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Last summer, I experienced the worst Internet Date of All Time. According to this man's profile, he was a 6 foot 2 communications specialist with a master's degree. In real life, he had completed one month of university, worked at a call centre and was 6-foot-8 (I'm five feet tall, so imagine my surprise). He was jaw-droppingly rude to the waitress, made fun of my dress and had few teeth (beware of profiles with no smiling photos, my friends).

I lasted half a beer, and excused myself. On my walk home, I resolved that the Internet, a perfect place to find quick answers to most of life's conundrums, was no place to find a great relationship. I had spent too many evenings doing my hair and getting butterflies, only to quickly discover I'd rather be on the couch, dog in lap, dill pickles in hand, watching Game of Thrones.

But like any good tumultuous relationship, a year later, I was thinking about giving online dating another go. I was just dipping my toes in again on eHarmony in July, when I was approached by A Million Matches, a Toronto-based company that promises to take the work out of online dating. Hundreds of clients across the continent pay the hefty sum: Premium packages that guarantee two dates a month cost $549 with a $200 start-up fee, plus the cost of dating services themselves. As a kind of digital personal assistant, their team of writers would craft my profile and select photos for multiple dating sites, communicate initially on my behalf to worthy suitors and e-mail me a summary with two or three recommended people they want me to hone in on.

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Maybe it wasn't the Internet's fault that I had failed – but my own. They had it "down to a science" and promise a 90-per-cent relationship success rate for their clients. Challenge accepted.

After the first step, a profile consultation with Amelia Phillips, the company's founder, I was feeling good. She asked what I was looking for (a man who can throw a baseball and reads the newspaper), who I am (a 30-year-old strong, opinionated girl who cherishes engaging conversation and witty banter) and my future plans (I want a relationship that is so spectacular it eventually leads to marriage – but I'm in no hurry to walk down the aisle). She set me up with Match.com and took control of my eHarmony account – and after a few disagreements on my heading (theirs: 'It's important to be loving & supportive to those who love & support me'; mine: 'Life moves pretty fast'), it began.

I shook my laptop every time I logged in: Generic messages were sent to people I would never approach. "Hi there, I saw you in my daily matches," I had apparently written to dozens of men. "I like that you enjoy witty banter and seem fun. Why did you join Match?" Maybe it's the writer in me, or the control freak, but the idea that a supposedly funny guy was getting such a Luddite message made me lose it. Show, don't tell has always been my style.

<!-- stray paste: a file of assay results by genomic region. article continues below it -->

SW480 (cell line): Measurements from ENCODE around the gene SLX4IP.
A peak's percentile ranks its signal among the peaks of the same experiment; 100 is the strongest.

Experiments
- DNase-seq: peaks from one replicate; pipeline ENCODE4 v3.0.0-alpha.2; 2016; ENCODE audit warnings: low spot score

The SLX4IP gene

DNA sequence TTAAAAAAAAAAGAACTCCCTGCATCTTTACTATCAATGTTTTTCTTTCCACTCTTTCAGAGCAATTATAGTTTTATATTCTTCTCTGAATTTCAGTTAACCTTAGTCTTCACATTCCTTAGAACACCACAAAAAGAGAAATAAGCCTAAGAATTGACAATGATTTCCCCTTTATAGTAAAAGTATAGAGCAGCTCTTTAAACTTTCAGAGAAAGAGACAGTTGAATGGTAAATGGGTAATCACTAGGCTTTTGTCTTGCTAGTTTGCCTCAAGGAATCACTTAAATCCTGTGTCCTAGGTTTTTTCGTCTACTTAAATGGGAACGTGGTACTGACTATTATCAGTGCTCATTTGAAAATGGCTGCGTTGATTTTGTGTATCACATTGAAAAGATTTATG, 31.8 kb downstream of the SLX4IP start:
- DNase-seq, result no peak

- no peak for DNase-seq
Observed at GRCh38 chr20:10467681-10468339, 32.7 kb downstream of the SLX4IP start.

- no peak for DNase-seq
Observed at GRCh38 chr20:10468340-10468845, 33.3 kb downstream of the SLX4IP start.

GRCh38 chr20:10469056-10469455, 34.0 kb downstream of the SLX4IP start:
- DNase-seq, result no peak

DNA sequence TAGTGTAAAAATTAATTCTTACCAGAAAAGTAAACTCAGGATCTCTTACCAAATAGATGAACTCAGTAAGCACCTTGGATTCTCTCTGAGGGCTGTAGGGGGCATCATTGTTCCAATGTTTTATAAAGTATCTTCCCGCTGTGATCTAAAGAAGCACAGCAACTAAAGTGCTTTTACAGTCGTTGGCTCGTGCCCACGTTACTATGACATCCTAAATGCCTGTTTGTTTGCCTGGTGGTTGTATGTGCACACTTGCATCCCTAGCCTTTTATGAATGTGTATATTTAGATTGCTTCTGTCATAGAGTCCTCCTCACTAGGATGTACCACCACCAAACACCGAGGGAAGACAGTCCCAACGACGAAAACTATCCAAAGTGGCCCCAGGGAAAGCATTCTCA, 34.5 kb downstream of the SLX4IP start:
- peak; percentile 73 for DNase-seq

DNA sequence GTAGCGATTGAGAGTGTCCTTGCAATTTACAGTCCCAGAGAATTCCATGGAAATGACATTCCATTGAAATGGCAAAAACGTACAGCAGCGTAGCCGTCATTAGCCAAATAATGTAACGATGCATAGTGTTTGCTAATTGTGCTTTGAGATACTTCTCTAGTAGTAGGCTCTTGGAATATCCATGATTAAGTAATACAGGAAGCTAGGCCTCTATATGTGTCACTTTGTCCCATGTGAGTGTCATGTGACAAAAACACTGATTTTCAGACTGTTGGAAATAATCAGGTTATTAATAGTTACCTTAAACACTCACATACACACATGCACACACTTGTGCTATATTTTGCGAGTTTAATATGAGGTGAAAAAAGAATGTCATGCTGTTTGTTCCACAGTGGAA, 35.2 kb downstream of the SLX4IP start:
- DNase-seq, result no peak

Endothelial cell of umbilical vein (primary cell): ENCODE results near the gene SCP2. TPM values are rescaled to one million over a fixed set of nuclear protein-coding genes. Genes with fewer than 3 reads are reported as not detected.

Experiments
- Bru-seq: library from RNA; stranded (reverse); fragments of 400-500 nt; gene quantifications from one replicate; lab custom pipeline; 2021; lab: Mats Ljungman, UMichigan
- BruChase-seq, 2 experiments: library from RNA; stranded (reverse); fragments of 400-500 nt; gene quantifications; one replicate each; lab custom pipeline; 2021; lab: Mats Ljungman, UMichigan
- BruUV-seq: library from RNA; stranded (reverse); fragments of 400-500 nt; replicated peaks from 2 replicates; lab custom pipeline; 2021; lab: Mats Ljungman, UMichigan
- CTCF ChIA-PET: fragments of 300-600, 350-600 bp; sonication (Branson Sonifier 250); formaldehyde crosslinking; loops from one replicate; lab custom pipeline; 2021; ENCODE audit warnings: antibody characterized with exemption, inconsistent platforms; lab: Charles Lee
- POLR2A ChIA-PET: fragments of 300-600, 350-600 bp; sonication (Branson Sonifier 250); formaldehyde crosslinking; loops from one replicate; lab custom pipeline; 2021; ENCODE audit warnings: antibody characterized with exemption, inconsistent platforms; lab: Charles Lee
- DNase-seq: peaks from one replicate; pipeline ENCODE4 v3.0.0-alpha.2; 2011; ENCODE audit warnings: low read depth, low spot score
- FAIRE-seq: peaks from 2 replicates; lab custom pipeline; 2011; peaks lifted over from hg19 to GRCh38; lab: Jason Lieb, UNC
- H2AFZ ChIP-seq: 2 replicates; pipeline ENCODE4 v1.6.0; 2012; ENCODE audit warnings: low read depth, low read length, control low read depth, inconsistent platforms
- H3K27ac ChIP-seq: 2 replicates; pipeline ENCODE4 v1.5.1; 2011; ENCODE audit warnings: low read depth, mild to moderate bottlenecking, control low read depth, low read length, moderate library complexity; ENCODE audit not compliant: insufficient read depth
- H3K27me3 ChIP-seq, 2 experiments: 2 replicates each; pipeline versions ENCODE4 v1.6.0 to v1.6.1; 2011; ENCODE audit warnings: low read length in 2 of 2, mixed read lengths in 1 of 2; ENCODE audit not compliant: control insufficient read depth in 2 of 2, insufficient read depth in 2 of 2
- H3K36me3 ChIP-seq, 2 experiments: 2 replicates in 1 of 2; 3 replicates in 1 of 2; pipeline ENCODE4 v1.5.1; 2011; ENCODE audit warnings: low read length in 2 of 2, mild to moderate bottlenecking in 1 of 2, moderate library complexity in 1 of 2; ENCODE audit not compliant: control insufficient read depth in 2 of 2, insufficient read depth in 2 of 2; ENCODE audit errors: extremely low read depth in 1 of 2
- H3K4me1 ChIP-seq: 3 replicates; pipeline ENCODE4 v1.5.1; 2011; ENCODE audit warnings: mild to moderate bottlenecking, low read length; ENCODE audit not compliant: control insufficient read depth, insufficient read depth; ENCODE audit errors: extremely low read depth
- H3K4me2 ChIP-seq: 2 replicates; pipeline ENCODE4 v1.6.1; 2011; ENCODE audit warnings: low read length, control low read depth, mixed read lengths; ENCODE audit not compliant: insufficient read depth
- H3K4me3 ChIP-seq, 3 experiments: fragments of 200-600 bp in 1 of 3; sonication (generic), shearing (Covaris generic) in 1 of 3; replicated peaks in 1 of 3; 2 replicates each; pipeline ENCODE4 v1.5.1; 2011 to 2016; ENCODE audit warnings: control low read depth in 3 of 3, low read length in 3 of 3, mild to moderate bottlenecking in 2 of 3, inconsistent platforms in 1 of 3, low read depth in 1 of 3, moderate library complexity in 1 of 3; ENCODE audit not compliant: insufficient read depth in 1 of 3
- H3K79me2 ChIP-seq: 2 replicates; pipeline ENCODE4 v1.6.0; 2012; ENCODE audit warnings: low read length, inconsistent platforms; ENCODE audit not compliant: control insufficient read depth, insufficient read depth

Still, I went ahead with the recommended matches, and proceeded to line up dates. One terrific benefit is that since they set up so many online dates and receive feedback from clients, A Million Matches is able to give stealth information on someone you might be considering. They provide a recommendation or a cautionary warning, based on what they know about their past dates with clients.

The dates – four in total – were either one for the horrible date history books (do not tell me you "make so much money" before I've even sat down) or merely a platonic lunch that felt like a job interview with no physical chemistry.

Lucky for me, one recommended match in the daily report was one I had already connected with before the experts stepped in – he would be saved the dreaded robot message.

We've been on one date and have lined up another. But the experience, for what it was, renewed hope. It was everything a great date should be: One drink turned into three, which turned into ordering food, and I laughed for a solid five hours. Dapper, witty, charming – I couldn't believe the guy was on an Internet dating site.

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Make no mistake – I remain a skeptic. The golden age of Internet dating has passed, now that the taboo is gone: The pool has been polluted with too many people, if you ask me.

Still, this connection, for whatever it's worth, was a product of my own hard labour. It takes hours of sifting through grammatically criminal profiles, scrolling through photos you can't unsee (shirtless selfies in a bathroom mirror is universally a poor choice, sirs) and crafting the perfect, witty, personal message.

Offering a service for busy singles with lots of money and little time is a great business idea – the supply and demand for love, or sex, are there from the first wink or smile or wave or "hey shawty." But for me, just like most things in my life, if I want it done right, I have to do it myself. And if it's worth it, it rarely comes easy.

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